Doing my taxes….

I think there’s a lesson in here somewhere…

This week, I did our taxes. In the past, I’d handed that off to accountants, but we’ve simplified things and I was fairly confident that I could do it myself. The only complication was that we’d be filing jointly for Federal, but separately for State. No biggy, right?

I banged all the data into the basic TurboTax DIY web system, pulled stuff directly from banks and so forth, with no problems. But when it came to the State return, the system directed me to a dense page in the online help, which told me that I’d have to prepare two complete sets of returns – one joint, one separate – and file the Federal from the first and the States from the second. And because #reasons, I’d only be able to file by mail.

This sounded tedious, and error-prone. The obvious answer: upgrade to the premium TurboTax service, and let them do it for me. So I clicked Upgrade, and started a web chat with a Product Expert. (Not the Preparer, just a gatekeeper.) She told me I’d have to begin by uploading all my documents into the Checklist. “But I’ve already entered all the data, it’s in the system.” “Oh, no, we can only see the stuff that was imported electronically. None of the data that you typed yourself will transfer to the new return.” When I pointed out that this was crazy, she offered the following: “OK, I can drop you out of Full Service to let you get at the return you’d been working on. Then I suggest you screenshot each page. You can then return to Full Service and upload the screenshots, so that your Tax Preparer can enter the data.”

At first, I resisted. I tried to enter some of my data using the Full Service checklist, but it was completely useless. For example, there was a checklist item for Social Security income… but it only allowed you to enter one SSA-1099. If you have several, you’re SOL.

Reluctantly, I did what the Product Expert had suggested. I retraced my steps through the DIY web interface, and built up a folder containing 45 screenshots and 6 other documents, like photo IDs. I switched back to Full Service, and started to upload the files, to prepare for the call with my Tax Preparer.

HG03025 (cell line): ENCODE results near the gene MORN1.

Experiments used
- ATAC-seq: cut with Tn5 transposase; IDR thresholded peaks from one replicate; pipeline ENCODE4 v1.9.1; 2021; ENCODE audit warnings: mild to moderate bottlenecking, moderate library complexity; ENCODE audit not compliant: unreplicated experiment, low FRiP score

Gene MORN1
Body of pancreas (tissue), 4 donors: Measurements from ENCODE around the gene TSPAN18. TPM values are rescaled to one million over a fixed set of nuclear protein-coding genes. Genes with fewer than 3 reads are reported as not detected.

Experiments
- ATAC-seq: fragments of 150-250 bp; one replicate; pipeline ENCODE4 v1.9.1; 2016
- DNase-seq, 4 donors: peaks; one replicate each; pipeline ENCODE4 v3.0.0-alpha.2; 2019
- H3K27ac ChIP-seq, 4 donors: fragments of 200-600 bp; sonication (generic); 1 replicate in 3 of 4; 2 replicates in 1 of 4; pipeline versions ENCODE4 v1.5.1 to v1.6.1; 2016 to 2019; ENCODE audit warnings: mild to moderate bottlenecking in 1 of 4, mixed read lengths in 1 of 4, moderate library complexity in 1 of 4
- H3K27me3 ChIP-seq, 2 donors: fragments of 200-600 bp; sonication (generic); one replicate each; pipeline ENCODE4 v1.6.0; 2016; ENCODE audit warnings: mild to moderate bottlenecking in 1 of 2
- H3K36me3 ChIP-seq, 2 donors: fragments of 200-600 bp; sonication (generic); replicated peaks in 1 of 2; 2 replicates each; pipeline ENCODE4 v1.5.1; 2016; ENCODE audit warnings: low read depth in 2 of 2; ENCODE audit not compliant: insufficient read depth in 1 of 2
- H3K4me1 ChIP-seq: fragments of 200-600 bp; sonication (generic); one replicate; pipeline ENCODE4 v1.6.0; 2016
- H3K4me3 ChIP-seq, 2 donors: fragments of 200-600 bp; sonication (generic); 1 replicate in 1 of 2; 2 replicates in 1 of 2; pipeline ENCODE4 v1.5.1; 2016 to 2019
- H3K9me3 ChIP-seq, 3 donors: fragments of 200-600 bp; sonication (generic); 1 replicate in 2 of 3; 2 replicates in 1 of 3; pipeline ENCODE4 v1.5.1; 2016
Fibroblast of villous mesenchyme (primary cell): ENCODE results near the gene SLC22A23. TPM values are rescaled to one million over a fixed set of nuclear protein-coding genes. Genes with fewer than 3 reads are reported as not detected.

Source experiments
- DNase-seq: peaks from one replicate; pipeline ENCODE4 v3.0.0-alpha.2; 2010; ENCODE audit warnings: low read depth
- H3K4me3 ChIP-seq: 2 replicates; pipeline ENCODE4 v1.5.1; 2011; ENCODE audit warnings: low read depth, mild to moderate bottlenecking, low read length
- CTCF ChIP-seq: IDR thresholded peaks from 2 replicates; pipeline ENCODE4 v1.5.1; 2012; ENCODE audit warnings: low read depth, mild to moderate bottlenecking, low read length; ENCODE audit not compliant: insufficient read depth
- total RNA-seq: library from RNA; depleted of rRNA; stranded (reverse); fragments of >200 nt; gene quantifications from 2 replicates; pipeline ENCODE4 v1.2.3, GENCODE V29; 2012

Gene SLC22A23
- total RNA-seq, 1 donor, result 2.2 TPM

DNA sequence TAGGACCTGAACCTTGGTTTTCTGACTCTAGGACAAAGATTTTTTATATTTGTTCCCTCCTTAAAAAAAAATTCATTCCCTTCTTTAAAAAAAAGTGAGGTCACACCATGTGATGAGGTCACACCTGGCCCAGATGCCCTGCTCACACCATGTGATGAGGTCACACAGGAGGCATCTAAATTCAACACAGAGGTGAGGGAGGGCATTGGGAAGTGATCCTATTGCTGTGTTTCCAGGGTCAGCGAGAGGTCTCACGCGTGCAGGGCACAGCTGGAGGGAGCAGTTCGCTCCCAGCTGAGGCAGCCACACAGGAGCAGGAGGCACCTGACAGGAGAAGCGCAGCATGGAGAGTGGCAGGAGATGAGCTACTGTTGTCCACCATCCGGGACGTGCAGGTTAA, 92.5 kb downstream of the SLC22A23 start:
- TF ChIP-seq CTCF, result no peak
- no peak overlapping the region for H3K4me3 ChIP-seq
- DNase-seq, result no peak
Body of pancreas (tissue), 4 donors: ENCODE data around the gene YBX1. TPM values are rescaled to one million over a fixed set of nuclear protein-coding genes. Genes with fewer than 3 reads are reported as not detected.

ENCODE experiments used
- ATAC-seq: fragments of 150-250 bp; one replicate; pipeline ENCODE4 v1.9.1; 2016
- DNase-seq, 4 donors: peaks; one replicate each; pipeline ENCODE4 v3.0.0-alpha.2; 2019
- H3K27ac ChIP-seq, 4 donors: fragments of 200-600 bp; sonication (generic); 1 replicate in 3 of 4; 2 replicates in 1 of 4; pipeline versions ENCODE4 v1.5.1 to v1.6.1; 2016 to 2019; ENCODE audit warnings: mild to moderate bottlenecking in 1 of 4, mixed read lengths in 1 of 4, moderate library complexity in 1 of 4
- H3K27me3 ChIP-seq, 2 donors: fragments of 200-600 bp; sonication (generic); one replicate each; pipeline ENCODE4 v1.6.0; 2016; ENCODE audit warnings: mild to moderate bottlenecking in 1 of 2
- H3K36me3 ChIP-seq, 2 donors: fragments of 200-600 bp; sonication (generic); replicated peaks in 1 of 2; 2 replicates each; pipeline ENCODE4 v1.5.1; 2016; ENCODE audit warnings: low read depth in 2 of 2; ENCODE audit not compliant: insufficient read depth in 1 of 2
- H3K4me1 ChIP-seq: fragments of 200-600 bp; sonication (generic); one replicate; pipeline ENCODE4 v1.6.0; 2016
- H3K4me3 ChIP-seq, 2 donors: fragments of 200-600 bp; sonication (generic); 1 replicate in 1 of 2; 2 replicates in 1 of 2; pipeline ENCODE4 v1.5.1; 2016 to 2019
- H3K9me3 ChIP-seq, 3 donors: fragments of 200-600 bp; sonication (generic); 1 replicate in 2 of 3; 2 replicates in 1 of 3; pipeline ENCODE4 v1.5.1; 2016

After I’d uploaded 22 files, the system refused to upload any more.

First, I had a stiff drink. (I’ve moved from single malt Scotch to Bourbon recently.) Then I cancelled Full Service, and bought a copy of the Download/CD TurboTax Windows application. To my surprise, it successfully imported all the data I’d entered into the online service. I finished the whole Joint/Separate stuff in about an hour, with no significant issues. In part, this was because the UI of the Windows application was vastly superior to TurboTax’s web based services, and I had full control over the various versions of the return. The validation and issue resolution UX was crystal clear, highlighting each problem by showing the exact tax form fields involved. (In the online version, you have no visibility whatsoever into the relationship between the on-screen dialog and the resulting tax form entries.)

So what are the lessons here? It’s instructive that the only smooth data interchange occurred when I imported web data into the desktop app. I can imagine the desktop app team thinking, “These online services are likely to be problematic: let’s make sure we can always give the user a way of recovering by moving to the more reliable, old-school desktop environment.” Yes, there’s always a risk that the old desktop app will become an orphan in the world of web and mobile solutions, but I think TurboTax has managed to avoid that…. probably because accountants tend to be conservative. (And a good thing too!)